The Bill of Rights


Civics Foundations of American Government The Bill of Rights
Students review the history and significance of the Bill of Rights. Then they identify and describe the rights and freedoms protected by these ten Constitutional Amendments. Finally, they read about a landmark Supreme Court decision and explain how it helped to define a particular right or freedom in the Bill of Rights.

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Overview
In this experience, students review the history and significance of the Bill of Rights. Then they identify and describe the rights and freedoms protected by these ten Constitutional Amendments. Finally, they read about a landmark Supreme Court decision and explain how it helped to define a particular right or freedom in the Bill of Rights.
 
Objectives
  • Describe how the Bill of Rights was added to the Constitution.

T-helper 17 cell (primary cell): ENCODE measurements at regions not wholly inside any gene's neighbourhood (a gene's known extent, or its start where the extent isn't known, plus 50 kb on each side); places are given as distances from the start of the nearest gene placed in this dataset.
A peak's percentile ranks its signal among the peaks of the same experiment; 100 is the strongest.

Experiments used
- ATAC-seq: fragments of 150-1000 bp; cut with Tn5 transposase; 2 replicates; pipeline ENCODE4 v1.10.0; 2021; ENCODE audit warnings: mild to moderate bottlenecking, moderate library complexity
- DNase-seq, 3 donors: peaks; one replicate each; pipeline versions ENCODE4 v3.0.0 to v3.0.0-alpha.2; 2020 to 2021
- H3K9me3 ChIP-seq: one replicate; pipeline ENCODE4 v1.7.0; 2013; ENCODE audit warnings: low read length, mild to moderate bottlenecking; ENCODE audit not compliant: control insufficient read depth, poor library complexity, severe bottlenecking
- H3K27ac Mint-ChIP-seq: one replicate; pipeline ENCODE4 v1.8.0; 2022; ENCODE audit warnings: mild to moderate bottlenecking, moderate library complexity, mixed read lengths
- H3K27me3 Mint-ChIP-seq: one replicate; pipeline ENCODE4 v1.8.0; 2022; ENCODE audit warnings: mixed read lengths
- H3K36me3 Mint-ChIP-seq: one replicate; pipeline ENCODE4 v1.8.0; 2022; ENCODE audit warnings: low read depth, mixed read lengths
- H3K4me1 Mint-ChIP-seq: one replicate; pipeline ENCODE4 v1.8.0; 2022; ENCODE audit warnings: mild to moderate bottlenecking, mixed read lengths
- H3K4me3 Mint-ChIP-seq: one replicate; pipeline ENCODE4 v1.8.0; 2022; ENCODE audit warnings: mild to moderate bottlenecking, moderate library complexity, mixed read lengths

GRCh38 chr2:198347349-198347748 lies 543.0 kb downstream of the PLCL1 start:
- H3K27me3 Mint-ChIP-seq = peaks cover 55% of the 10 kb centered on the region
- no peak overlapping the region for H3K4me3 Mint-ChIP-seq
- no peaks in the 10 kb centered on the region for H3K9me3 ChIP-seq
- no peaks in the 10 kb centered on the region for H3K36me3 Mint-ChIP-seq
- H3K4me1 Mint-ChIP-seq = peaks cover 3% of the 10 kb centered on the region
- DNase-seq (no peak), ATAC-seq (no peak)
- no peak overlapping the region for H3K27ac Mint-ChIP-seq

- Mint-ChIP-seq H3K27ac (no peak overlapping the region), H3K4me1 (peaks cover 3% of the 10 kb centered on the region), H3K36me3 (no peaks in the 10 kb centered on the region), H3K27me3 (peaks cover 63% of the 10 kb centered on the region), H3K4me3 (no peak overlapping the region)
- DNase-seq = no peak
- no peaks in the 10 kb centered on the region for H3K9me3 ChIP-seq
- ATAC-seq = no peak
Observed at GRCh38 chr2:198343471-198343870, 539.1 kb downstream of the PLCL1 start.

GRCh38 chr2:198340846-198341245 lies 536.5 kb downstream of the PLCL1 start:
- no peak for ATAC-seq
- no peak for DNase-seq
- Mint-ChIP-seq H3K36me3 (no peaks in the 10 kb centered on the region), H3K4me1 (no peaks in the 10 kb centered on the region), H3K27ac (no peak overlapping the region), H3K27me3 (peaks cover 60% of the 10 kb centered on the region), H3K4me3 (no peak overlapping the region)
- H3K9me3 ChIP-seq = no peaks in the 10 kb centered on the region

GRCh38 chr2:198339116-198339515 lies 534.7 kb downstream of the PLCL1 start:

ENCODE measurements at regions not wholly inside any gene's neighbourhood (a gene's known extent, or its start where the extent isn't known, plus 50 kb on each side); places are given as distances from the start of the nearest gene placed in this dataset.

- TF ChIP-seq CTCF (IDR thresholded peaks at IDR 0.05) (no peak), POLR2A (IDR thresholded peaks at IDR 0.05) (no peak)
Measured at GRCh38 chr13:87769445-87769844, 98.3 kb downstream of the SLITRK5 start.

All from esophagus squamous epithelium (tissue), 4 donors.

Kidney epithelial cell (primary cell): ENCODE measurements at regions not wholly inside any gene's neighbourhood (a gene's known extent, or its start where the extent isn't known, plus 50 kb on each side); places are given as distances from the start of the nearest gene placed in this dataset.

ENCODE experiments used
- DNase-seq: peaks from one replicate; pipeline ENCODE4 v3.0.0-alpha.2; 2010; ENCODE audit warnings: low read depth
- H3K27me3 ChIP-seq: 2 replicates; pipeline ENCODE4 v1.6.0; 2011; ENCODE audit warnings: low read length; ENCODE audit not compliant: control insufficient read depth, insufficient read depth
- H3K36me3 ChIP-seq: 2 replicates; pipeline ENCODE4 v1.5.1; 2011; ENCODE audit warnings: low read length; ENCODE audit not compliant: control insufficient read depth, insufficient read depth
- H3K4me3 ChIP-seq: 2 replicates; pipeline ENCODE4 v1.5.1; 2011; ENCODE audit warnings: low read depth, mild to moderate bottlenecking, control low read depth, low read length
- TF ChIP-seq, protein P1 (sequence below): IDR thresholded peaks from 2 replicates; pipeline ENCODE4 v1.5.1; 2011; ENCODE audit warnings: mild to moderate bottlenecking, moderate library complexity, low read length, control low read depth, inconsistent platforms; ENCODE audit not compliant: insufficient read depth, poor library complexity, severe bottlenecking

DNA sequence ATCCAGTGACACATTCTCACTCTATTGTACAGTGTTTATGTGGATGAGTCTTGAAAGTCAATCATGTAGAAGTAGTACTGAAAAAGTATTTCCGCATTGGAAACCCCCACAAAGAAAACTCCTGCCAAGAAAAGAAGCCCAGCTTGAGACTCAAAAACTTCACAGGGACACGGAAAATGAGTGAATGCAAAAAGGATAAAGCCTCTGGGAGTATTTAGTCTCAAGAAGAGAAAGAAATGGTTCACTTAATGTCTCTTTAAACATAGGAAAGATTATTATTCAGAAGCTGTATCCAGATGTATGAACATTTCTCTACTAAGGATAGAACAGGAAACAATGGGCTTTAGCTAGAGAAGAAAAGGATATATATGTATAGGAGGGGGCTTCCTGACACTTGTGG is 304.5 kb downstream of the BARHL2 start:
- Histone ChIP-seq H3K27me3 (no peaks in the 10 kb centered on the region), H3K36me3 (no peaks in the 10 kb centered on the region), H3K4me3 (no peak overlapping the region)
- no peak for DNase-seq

• Identify the rights that the Bill of Rights protects. 


As Americans, we have many rights and freedoms that are protected in the U.S. Constitution. These rights are spelled out in the Constitution’s Amendments. Some of the best known are included in the first ten Amendments, known as the Bill of Rights.
 
In this experience, you will review the history and significance of the Bill of Rights. Then you will identify and describe the rights and freedoms protected by these ten Constitutional amendments. Finally, you’ll read about a landmark Supreme Court decision and explain how it helped to define a particular right or freedom in the Bill of Rights.
 
Objectives
  • Describe how the Bill of Rights was added to the Constitution.
  • Identify the rights that the Bill of Rights protects.




The Bill of Rights


How many rights or freedoms can you name from the Bill of Rights? Using single words or short phrases, write as many as you can. Separate them with a comma, like this: bake a cake, drive a car

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Answers will probably reflect some of the best-known rights and freedoms, such as freedom of speech, freedom of press, freedom of religion, right to bear arms, right to remain silent*, right to trial by jury.
 
* The “right to remain silent” is implied in the Fifth Amendment, protecting citizens from self-incrimination (among other protections). 


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